Record number of baby black bream in Gippsland Lakes

Some of the record baby black bream in the Gippsland Lakes. Photo: contributed.

A record number of baby black bream has been detected in the Gippsland Lakes.

It follows a recent survey conducted by the Victorian Fisheries Authority (VFA) – which found the number of baby black bream is more than twice the previous peak in 2017.

The surveys are carried out annually and measure the abundance of newborn black bream between 5 and 8 centimetres, compared to the previous spawning season. The variation in spawning success depends on environmental conditions.

Most of the baby black bream were detected in the lower section of the Mitchell River and within Mc Lennans Strait. Others were widely spread across the system and some were also present at a number of sites in the lakes where they are not normally found at this time of year.

This included Blonde Bay, Jones Bay and Butler Point near Paynesville.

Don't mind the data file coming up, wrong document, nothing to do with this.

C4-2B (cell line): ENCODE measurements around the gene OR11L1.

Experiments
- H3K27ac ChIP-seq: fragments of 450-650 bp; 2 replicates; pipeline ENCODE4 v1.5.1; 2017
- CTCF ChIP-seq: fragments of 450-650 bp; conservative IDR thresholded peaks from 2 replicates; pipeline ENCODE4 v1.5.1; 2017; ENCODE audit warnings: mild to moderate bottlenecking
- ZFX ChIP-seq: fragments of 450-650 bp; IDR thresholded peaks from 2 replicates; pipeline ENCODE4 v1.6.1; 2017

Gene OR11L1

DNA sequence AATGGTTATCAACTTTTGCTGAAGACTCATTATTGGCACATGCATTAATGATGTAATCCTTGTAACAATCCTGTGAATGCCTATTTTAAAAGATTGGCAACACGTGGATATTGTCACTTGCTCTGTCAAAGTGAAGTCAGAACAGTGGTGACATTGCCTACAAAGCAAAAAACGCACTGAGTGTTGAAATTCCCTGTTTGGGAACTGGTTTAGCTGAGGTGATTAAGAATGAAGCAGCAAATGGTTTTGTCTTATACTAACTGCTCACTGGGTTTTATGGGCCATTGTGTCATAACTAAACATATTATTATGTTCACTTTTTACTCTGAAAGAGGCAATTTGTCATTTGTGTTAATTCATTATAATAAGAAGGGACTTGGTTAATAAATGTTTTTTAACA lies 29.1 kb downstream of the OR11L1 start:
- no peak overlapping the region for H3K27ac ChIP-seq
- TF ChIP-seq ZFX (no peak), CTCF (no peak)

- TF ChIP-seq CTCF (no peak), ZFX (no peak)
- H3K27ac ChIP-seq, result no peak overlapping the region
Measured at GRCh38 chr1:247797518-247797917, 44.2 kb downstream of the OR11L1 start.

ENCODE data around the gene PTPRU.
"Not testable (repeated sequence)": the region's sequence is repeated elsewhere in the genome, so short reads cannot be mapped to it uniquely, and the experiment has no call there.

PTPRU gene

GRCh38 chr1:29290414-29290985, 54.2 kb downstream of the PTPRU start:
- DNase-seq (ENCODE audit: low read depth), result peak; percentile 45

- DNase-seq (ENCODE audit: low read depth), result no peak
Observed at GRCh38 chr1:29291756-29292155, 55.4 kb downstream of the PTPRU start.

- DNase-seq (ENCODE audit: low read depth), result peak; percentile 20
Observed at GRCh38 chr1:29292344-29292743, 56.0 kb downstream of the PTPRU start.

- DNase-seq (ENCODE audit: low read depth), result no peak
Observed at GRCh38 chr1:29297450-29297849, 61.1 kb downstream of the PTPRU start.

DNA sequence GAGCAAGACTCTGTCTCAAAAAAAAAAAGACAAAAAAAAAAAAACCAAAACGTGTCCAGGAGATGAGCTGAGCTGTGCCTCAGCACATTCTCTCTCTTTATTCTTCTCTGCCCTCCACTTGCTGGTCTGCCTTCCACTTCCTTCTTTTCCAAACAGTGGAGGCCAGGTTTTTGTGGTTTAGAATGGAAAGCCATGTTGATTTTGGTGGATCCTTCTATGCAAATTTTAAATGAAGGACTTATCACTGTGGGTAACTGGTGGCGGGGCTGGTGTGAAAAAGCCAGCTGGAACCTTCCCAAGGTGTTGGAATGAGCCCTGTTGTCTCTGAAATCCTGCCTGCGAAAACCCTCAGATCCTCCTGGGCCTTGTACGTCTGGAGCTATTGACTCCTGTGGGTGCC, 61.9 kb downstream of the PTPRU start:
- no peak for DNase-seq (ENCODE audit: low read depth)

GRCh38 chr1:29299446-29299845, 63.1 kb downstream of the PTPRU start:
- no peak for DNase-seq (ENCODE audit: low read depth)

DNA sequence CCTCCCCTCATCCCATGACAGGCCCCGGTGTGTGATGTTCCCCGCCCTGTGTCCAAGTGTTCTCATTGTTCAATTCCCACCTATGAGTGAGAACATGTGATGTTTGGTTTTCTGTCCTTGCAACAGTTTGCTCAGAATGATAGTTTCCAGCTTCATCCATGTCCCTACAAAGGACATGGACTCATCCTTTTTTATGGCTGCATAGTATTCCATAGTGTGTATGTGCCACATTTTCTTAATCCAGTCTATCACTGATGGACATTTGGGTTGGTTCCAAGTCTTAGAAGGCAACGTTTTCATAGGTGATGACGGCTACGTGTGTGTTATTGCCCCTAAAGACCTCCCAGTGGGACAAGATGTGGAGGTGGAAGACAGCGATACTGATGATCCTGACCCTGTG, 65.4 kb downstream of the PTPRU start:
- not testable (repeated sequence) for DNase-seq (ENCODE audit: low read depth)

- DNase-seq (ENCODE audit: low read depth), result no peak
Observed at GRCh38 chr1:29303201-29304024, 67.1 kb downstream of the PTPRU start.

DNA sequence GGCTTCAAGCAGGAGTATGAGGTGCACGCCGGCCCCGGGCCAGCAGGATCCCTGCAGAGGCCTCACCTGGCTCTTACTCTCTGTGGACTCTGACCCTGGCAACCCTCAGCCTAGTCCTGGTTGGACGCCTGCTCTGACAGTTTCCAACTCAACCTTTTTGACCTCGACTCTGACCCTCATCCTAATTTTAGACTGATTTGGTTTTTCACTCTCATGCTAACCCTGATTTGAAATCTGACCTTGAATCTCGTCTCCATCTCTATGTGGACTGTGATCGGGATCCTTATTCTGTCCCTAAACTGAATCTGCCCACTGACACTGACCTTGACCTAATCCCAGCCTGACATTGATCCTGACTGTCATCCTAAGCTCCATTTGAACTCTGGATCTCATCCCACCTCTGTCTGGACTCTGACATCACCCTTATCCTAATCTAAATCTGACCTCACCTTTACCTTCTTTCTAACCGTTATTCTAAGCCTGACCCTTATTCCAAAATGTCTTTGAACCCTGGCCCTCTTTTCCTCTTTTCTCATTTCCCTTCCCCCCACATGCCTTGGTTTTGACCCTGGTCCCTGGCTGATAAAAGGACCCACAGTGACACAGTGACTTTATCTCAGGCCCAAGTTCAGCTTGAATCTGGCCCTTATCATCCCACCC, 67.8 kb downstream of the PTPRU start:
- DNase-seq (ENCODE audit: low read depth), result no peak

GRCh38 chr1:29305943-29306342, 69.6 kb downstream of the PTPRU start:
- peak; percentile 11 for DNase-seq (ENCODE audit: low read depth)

Since the end of commercial net fishing in the Lakes in 2020, the Gippsland Lakes Recreational Fishery Plan has set about improving fish stockings and aquatic habitats.

In 2021, a slot limit of 28-38cm was introduced for black bream in the Lakes and its rivers to protect large bream as they produce more eggs.

The stocking of dusky flathead and estuary perch has also provided a boost to the Gippsland Lakes, sharing in the record-breaking stocking effort of 10 million fish over the past year.

Launching a boat is now free right across Victoria – including the Gippsland Lakes – and facilities are being improved with boat ramp upgrades, new fish cleaning tables and more fishing platforms.

Ramp upgrades are complete at Seacombe and are progressing at North Arm on Bullock Island.

Plans are also being drawn up for an all-abilities pontoon at Apex Park in Lakes Entrance, jetties have been repaired on the Mitchell River and a grant of $600,000 will help redevelop boating facilities at Metung’s Shaving Point.

State Minister for Fishing and Boating Sonya Kilkenny said baby black bream are a popular target for fishers, and it was great to see a record number detected in the Gippsland Lakes.

“It all forms part of our $35 million Go Fishing Victoria plan to get more people fishing more often and spend time on the water with family, friends and loved ones,” Ms Kilkenny said.